Top Three Reasons Why Every Company Needs Good ESG Reporting

April 10 2023

There’s no time to postpone establishing the necessary structures for proper ESG reporting. Capital markets demand essential non-financial information to make informed investment decisions, your biggest clients are under pressure to report on sustainability data from their suppliers – i.e. your company‘s data! – and the legislative requirements are getting stricter by the minute.

Capital Markets Thirsty for ESG Data

Investors are becoming increasingly eager for sustainability data, and it is vital that companies establish appropriate sustainability reporting structures to secure access to any form of financing for their company. The pressure from capital markets is significant, with ESG assets under management worldwide increasing by around 150% from 2014 to 2020. This is expected to account for more than one-third of all assets under management in 2025.

Climate change is the defining discourse of our time, and younger generations are increasingly making investments in the sustainable transformation of the economy. Companies that have established structures to eliminate child or forced labor, contribute little to climate change, and are less vulnerable to its consequences represent a lower investment risk.

Risk of Losing Business Relations

Even small and mid-cap companies not yet required to report on sustainability are affected by the same factors that apply to large companies today. If a company at the top of the supply chain is unable to provide information, it faces the threat of a lower sustainability rating, making financing via the capital markets more difficult. As a result, small companies may lose business relationships with their most important clients.

Thus, it is crucial for companies, regardless of their size, to establish the structures for effective and transparent ESG reporting as soon as possible to avoid losing business relationships with their most important clients.

Legislators Press Ahead

In addition to pressure from the capital market and business partners within the value chain, stricter legislative requirements are the third major factor for companies to finally establish their ESG reporting structures. In Europe, this is especially true, as the European Union is pushing ahead with several directives that expand reporting requirements. First and foremost,

the Corporate Sustainability Reporting Directive (CSRD) will extend the reporting obligations from currently 11,700 to 50,000 companies.

In addition, there will be stricter rules on HOW companies have to prepare their reports in the form of the European Sustainability Reporting Standards (ESRS). It is important for companies to familiarize themselves with existing frameworks before the ESRS are introduced, as the ESRS will build on existing standards for the largest part. One of the most commonly used frameworks in ESG reporting today are the standards by the Global Reporting Initiative (GRI). Due to their extensiveness and granularity, the GRI standards best prepare issuers for the future requirements under ESRS.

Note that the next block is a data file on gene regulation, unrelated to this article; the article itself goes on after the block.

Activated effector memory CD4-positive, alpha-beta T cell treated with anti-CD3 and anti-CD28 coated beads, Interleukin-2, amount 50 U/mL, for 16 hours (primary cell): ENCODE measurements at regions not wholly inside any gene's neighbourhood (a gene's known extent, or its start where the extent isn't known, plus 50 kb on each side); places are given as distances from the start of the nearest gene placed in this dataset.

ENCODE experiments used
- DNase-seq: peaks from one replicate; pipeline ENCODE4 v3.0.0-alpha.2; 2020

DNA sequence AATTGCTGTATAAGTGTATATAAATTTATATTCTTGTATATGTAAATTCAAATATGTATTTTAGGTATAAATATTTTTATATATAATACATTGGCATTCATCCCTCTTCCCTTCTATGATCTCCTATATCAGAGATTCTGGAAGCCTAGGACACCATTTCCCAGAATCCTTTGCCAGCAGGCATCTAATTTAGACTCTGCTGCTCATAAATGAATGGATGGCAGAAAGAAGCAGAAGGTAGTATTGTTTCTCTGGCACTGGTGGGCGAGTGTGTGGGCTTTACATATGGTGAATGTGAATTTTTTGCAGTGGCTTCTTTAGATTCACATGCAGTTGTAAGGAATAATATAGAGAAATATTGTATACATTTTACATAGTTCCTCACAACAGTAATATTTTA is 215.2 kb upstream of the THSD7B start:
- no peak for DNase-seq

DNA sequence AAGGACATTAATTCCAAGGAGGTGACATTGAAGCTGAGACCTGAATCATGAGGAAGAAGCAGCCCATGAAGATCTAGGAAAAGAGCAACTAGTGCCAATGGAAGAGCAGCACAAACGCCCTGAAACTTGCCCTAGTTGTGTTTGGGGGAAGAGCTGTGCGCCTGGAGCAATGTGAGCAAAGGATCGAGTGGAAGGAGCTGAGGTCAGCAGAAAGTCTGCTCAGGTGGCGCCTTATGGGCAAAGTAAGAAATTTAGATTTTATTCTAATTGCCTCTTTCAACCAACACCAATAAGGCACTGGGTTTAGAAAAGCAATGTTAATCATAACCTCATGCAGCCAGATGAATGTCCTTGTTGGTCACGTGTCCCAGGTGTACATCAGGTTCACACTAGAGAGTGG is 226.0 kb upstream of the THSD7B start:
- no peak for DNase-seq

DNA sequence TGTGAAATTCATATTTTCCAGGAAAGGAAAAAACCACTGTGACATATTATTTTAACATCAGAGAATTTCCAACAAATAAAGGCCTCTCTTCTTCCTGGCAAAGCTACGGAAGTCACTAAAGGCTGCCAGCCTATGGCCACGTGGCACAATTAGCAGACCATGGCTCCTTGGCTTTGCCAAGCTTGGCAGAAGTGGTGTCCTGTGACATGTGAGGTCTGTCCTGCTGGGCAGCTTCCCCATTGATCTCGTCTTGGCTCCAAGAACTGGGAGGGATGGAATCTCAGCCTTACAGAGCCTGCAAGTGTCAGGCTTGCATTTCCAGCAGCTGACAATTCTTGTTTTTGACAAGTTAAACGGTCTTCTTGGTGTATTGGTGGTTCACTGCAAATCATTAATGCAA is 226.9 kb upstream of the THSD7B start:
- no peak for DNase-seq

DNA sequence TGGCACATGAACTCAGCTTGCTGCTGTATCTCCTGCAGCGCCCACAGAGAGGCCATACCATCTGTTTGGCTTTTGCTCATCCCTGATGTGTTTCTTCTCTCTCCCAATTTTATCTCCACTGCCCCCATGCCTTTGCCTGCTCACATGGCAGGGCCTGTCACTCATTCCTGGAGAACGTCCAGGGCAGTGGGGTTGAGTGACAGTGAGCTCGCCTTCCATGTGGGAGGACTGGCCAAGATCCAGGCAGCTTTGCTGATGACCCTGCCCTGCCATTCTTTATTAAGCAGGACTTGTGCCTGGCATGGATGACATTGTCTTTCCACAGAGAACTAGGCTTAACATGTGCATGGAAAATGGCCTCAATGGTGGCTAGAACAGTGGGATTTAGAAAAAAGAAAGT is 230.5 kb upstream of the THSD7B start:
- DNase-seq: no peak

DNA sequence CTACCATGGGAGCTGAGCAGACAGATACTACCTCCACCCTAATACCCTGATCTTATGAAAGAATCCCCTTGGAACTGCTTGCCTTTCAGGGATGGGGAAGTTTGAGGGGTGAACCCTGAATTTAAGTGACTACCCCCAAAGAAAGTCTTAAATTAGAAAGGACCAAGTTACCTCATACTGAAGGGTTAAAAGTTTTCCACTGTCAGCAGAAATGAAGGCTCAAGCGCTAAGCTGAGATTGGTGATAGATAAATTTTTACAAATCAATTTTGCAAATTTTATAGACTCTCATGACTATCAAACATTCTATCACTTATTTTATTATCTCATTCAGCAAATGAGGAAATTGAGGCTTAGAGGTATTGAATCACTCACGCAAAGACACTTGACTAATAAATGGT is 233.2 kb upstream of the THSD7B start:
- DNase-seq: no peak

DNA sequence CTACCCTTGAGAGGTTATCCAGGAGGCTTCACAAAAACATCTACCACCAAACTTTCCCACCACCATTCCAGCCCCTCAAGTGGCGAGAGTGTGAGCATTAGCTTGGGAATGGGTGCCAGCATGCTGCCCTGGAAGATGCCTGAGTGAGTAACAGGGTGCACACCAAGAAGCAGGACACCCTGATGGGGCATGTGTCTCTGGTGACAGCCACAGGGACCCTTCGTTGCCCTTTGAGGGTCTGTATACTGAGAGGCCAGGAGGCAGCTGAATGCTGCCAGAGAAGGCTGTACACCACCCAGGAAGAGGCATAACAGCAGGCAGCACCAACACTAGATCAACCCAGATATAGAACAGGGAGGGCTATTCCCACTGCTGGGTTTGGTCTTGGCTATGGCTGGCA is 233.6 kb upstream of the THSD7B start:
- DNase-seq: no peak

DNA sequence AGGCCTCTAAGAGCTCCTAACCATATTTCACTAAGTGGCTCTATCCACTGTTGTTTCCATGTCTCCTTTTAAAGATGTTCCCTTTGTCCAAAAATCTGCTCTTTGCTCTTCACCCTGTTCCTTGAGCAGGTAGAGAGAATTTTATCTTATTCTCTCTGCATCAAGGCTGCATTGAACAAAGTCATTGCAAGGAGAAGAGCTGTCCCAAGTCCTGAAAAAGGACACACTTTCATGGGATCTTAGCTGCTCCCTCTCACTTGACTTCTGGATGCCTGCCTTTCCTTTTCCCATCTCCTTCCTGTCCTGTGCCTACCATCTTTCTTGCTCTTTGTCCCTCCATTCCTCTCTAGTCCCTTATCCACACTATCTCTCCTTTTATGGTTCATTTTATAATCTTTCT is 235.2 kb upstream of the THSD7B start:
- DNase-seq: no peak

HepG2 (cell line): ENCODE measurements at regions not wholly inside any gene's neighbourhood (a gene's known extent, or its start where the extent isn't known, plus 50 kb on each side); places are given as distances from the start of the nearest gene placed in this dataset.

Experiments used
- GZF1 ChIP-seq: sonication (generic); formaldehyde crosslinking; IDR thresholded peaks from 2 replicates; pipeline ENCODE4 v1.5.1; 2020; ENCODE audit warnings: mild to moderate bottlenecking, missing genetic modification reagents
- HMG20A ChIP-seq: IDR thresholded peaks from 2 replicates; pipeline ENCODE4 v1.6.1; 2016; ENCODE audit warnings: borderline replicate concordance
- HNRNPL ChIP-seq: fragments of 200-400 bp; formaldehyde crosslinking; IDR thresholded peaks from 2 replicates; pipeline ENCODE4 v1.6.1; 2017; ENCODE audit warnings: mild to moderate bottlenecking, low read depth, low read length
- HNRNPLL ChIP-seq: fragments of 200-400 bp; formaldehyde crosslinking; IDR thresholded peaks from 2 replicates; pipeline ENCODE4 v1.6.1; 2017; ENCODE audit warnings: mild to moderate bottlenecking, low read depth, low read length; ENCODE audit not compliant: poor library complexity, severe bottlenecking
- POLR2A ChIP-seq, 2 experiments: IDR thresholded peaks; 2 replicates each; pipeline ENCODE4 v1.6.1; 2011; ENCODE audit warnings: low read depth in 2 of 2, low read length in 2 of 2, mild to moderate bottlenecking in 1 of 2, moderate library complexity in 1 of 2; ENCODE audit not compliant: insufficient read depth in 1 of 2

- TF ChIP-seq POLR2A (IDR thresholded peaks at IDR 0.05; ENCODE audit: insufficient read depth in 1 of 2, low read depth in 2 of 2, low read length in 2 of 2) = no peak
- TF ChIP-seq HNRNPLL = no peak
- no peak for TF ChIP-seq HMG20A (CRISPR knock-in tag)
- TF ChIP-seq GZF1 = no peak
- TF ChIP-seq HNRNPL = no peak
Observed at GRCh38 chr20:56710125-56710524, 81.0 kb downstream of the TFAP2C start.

My Tip: Learn From the Bests!

An important step towards improving your ESG reporting is looking at best-practice examples. In that regard, the Global ESG Monitor provides helpful data based on the analysis of ESG reports from 350 companies worldwide. Via its proprietary methodology, the GEM Assay™, the Global ESG Monitor assesses the transparency in ESG reporting. The table below shows the highest scoring companies in 2022. If you want to find out about the various ways in which you can use the Global ESG Monitor to improve your ESG reporting, feel free to contact us.

Global ESG MonitorCompanies can no longer afford to hit the snooze button on ESG reporting. The pressure from all stakeholder groups is immense, and the march to proper ESG reporting is a long one. However, it is fundamental to secure the future viability of your company.

Michael Diegelmann
Founder, General Manager, cometis AG
Michael Diegelmann is co-founder of the Global ESG Monitor and founder and CEO of cometis AG. In his 25-year career he has gained a wealth of experience across the entire spectrum of investor relations. IPOs, capital raises, ESG consultations, hostile and friendly takeovers (cross border), bond issues as well as corporate crises and all aspects of investor relations and financial media relations are part of his specialty. Michael has a long-standing network of contacts to media, analysts, fund managers and many opinion leaders in the financial community. In addition, Michael Diegelmann is co-author of numerous specialist publications, including the bestseller "100 Financial Ratios" with more than 300,000 copies sold. After studying "International Business Administration" in Wiesbaden, the USA, Canada and England, he worked for a Frankfurt brokerage house, as a project manager for an international consulting firm and as a freelance journalist.

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